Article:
UCLA Receives $ 1 Million To Support Foster Youth From Bruin Guardian Scholars Program
UCLA received a donation of $ 1 million from Jill and Timothy Harmon to create an endowment for the Bruin Guardian Fellows Program. The Harmons are former foster parents and longtime advocates for youth in the foster care system.
Bruin Guardian Scholars provide financial assistance, mentorship, and social and other support to UCLA students who are or were in foster care.
The endowment will provide funding that will support the program in perpetuity, starting with a salary for a full-time social worker. With previous donations starting in 2017, the Harmons provided some of the initial funding for the social worker position, ensuring that students in the program had someone to turn to for advice on colleges and universities. careers, advice on accessing financial and community resources and a listening ear. – essential assets for aging young people outside the family placement system.
Several studies have shown that there is an educational gap between young people in foster care and their peers. For example, youth in foster care are more likely than other students to drop out of college after one year, and only 3% to 5% earn a bachelor’s degree, compared to about 31% of the general population.
Host students face additional learning challenges: they have to work more hours than other students to cover tuition fees, for example, or have to find accommodation during school holidays. The COVID-19 pandemic has only exacerbated these difficulties, which is why UCLA has made it a key priority to increase philanthropic support for students, especially current and former youth in foster care.
Courtesy of the Harmon family
Jill and Tim Harmon
Since launching with eight students in the 2008–09 academic year, the Bruin Guardian Scholars program has helped UCLA reduce the educational gap between current and former youth in foster care. It now serves more than 200 students – more than half of the nearly 350 who identify as former young adoptives at UCLA.
UCLA’s latest graduation rates show encouraging progress, in part thanks to the program: 60% of former young adoptives entering UCLA as freshmen in 2014 graduated in four years – an increase of 11 percentage points compared to the group entered in 2011. Additionally, 77% of former young adoptives who entered UCLA nine years ago graduated within six years.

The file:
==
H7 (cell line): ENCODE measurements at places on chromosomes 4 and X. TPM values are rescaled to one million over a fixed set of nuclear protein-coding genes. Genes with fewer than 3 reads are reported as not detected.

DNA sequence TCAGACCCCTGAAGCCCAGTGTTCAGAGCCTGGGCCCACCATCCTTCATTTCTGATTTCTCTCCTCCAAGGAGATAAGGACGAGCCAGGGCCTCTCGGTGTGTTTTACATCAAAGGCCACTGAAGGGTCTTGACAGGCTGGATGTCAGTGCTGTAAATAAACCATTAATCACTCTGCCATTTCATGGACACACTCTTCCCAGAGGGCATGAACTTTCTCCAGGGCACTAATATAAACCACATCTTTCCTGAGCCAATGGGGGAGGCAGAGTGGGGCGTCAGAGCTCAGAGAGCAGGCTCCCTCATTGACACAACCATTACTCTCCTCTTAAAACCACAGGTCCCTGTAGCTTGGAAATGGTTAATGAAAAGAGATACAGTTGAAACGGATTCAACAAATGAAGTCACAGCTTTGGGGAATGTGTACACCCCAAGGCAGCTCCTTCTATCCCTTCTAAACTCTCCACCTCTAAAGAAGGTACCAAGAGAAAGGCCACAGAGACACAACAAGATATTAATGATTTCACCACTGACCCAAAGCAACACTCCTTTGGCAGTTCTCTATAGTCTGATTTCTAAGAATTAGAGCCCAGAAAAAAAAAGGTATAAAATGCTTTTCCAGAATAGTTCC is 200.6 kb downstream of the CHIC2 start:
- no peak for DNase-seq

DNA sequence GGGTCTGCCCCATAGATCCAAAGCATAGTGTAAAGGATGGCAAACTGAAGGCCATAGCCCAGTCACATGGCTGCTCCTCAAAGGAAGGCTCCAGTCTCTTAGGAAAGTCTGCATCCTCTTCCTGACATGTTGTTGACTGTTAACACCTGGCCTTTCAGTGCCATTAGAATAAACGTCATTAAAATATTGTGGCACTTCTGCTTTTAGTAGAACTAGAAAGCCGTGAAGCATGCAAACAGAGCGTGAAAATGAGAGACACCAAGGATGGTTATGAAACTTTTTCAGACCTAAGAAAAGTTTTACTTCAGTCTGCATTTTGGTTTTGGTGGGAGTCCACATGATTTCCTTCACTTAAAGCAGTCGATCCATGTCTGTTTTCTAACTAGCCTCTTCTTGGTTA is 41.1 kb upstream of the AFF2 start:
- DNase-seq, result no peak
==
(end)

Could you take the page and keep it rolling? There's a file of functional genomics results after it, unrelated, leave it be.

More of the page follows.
“When most people remember their university experience, they had family to turn to for advice, but these students don’t have families to sound like a sounding board or to share their frustrations,” he said. said Jill Harmon. “We recognized that as the Bruin Guardian Scholars program grew, there was a huge need for this mentor-advisor role at this level, especially to help more of these students graduate from college.
The Harmons have welcomed infants and toddlers through the emergency shelter program in Orange County, California. They started supporting the Bruin Guardian Scholars program in 2010, when their daughter graduated from UCLA and they were members of the UCLA Parents Council. The two have supported many of the program’s initiatives, including distributing UCLA clothing, hosting Thanksgiving dinners, facilitating the offering of holiday giveaways and final exam treatment packages, and maintaining the Food UCLA Closet. They also played a key role in launching the program’s vacation accommodation initiative, which opens up campus dorms to former homestay students who need housing during extended breaks.
Beyond UCLA, the Harmons created a Guardian Scholars Fund to provide emergency financial assistance to students at State University of New York at Buffalo, who is Tim Harmon’s alma mater. He retired in 2005 as president of Pacific Sunwear.